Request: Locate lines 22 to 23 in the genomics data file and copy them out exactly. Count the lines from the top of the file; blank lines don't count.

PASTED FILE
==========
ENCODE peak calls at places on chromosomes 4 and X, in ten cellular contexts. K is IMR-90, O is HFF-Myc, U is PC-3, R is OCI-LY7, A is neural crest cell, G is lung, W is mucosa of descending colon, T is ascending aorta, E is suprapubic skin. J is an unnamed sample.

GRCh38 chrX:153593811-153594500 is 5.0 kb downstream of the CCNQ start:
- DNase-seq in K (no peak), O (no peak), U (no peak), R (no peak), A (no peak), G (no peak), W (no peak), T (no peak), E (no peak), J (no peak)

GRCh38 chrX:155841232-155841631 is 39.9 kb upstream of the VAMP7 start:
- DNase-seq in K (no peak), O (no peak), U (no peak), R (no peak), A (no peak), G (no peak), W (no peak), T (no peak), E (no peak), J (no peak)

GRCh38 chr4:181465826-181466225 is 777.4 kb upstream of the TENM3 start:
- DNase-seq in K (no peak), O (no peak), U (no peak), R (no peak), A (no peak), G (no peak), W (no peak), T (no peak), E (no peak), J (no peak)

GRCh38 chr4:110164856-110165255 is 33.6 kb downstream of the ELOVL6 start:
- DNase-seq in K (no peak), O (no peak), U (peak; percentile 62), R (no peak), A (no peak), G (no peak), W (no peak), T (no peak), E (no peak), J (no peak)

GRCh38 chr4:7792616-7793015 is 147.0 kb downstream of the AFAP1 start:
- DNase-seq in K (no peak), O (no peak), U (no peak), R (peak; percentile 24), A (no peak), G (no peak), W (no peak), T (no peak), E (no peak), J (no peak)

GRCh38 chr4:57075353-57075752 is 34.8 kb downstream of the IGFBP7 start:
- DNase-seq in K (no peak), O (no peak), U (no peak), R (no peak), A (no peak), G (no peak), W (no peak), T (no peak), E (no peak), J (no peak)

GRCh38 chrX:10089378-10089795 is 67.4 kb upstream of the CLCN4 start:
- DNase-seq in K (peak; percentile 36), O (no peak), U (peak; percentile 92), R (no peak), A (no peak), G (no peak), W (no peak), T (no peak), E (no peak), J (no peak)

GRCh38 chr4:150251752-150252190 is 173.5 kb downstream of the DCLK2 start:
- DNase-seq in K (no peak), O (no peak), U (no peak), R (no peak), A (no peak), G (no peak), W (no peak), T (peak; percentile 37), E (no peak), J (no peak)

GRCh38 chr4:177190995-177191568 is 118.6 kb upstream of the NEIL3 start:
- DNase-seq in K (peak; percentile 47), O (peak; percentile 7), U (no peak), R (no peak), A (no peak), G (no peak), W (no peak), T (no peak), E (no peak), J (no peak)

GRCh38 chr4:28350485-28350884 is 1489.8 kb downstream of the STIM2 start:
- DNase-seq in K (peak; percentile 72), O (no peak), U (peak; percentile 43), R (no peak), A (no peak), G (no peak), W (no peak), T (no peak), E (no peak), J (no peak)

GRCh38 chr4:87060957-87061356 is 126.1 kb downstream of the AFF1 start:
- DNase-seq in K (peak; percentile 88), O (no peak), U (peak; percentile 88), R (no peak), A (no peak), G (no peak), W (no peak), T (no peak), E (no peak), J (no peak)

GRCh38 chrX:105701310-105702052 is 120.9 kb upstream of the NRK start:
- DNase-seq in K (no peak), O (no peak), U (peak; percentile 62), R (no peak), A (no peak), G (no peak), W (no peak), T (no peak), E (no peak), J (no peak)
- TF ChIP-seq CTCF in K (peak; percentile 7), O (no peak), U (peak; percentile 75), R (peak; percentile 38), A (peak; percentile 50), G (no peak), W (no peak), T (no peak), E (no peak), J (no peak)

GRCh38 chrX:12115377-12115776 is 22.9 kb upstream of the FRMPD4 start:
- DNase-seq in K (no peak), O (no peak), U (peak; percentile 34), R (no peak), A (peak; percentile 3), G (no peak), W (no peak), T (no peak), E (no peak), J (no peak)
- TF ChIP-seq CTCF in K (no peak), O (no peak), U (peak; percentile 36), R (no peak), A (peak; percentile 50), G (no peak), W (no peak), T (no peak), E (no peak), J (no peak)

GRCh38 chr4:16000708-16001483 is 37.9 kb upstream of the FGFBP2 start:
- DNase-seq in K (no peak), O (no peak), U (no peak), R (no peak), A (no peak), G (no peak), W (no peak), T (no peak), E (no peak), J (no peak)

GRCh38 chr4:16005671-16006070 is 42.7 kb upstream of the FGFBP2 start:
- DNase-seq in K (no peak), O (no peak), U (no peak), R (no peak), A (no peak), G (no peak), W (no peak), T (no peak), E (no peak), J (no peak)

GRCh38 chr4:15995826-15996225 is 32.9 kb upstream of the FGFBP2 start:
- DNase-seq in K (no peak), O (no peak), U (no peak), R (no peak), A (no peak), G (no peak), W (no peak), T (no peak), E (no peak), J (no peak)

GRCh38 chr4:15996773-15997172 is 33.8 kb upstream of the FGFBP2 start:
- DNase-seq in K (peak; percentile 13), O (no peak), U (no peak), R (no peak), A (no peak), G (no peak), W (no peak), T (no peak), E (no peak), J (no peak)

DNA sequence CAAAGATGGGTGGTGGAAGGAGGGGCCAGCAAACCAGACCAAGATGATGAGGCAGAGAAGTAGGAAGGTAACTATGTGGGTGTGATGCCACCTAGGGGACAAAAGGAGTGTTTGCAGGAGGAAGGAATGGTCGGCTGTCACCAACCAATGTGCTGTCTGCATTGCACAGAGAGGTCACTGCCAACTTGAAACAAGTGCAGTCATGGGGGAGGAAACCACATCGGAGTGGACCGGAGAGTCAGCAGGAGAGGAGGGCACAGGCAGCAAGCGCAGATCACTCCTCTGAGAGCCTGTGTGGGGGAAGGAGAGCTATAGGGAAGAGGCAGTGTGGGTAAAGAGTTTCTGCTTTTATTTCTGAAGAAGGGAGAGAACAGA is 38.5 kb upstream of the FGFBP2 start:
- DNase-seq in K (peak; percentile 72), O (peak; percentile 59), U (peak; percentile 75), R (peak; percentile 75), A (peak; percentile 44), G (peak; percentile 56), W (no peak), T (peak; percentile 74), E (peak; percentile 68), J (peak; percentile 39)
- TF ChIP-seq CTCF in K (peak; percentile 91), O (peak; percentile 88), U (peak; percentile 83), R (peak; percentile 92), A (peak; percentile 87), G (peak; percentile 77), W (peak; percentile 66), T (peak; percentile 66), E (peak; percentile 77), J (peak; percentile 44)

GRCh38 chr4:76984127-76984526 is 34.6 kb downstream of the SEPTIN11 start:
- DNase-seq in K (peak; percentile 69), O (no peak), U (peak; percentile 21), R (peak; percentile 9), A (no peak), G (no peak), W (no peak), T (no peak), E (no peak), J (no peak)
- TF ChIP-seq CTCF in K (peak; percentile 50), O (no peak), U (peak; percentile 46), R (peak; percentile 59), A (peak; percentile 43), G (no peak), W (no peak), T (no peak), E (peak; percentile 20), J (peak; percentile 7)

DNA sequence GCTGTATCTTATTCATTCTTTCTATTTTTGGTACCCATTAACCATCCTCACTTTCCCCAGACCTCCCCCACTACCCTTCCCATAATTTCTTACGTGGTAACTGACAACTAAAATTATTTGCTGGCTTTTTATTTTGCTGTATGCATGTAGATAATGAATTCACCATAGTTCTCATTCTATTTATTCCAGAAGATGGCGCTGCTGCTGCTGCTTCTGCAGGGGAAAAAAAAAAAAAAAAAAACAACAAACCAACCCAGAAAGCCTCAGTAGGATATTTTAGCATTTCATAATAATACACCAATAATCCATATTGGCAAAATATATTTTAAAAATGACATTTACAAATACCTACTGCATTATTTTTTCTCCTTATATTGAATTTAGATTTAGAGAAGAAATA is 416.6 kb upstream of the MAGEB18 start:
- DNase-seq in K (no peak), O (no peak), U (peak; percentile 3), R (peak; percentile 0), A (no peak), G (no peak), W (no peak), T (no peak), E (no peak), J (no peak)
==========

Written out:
GRCh38 chr4:87060957-87061356 is 126.1 kb downstream of the AFF1 start:
- DNase-seq in K (peak; percentile 88), O (no peak), U (peak; percentile 88), R (no peak), A (no peak), G (no peak), W (no peak), T (no peak), E (no peak), J (no peak)